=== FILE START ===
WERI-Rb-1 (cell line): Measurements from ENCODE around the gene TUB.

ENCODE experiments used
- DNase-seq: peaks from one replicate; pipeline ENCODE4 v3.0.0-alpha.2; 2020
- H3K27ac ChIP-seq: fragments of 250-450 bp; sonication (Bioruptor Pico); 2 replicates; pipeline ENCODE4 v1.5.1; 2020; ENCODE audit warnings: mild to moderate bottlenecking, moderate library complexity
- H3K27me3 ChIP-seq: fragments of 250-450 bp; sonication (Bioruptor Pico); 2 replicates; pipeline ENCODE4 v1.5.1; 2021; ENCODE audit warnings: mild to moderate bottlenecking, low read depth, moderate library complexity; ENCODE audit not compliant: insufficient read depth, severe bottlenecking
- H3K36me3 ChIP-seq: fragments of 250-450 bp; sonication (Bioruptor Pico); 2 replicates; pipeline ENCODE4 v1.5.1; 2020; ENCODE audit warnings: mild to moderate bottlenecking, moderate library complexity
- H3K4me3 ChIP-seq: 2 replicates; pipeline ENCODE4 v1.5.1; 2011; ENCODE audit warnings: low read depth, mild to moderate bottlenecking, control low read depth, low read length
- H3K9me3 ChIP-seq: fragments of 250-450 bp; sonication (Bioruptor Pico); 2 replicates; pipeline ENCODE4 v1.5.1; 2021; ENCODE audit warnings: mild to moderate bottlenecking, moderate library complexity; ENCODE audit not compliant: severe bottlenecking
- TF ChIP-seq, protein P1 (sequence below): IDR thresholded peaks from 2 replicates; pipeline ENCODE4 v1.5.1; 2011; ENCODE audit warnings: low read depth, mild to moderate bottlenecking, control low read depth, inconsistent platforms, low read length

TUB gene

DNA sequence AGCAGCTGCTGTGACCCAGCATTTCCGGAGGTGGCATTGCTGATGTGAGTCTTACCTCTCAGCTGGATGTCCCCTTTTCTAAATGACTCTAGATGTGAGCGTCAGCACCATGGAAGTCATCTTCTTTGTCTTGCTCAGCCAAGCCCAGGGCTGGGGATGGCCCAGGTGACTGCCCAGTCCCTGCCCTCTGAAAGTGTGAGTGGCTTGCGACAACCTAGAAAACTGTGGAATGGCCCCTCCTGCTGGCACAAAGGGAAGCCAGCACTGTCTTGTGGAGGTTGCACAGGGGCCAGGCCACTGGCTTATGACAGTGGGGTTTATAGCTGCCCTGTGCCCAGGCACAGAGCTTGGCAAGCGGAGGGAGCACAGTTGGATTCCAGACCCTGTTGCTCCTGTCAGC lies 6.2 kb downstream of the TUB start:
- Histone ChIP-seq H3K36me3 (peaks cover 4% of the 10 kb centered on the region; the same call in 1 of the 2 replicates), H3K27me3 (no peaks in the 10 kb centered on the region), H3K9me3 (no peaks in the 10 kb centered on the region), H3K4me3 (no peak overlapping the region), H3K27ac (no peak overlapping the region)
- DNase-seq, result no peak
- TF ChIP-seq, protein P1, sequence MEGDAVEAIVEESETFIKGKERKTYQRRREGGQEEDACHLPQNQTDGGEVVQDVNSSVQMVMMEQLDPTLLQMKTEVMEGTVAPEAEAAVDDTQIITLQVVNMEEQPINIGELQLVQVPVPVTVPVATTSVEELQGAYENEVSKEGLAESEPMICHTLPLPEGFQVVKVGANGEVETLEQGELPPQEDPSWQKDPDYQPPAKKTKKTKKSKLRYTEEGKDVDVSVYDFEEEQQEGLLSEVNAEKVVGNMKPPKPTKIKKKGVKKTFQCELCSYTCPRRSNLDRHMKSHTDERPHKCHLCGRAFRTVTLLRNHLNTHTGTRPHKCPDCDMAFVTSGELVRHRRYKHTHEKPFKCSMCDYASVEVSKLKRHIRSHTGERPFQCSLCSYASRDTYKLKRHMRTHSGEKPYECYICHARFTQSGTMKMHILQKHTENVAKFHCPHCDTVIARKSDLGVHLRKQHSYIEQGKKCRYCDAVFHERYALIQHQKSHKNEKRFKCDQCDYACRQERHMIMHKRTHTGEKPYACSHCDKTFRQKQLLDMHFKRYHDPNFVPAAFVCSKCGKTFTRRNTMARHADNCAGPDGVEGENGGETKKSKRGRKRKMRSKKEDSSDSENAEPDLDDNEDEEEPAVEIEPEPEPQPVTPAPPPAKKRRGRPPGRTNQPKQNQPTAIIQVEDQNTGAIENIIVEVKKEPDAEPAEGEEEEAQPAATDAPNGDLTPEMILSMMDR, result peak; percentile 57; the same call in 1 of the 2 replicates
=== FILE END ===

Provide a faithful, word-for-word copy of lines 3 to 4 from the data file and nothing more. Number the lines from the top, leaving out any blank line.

- DNase-seq: peaks from one replicate; pipeline ENCODE4 v3.0.0-alpha.2; 2020
- H3K27ac ChIP-seq: fragments of 250-450 bp; sonication (Bioruptor Pico); 2 replicates; pipeline ENCODE4 v1.5.1; 2020; ENCODE audit warnings: mild to moderate bottlenecking, moderate library complexity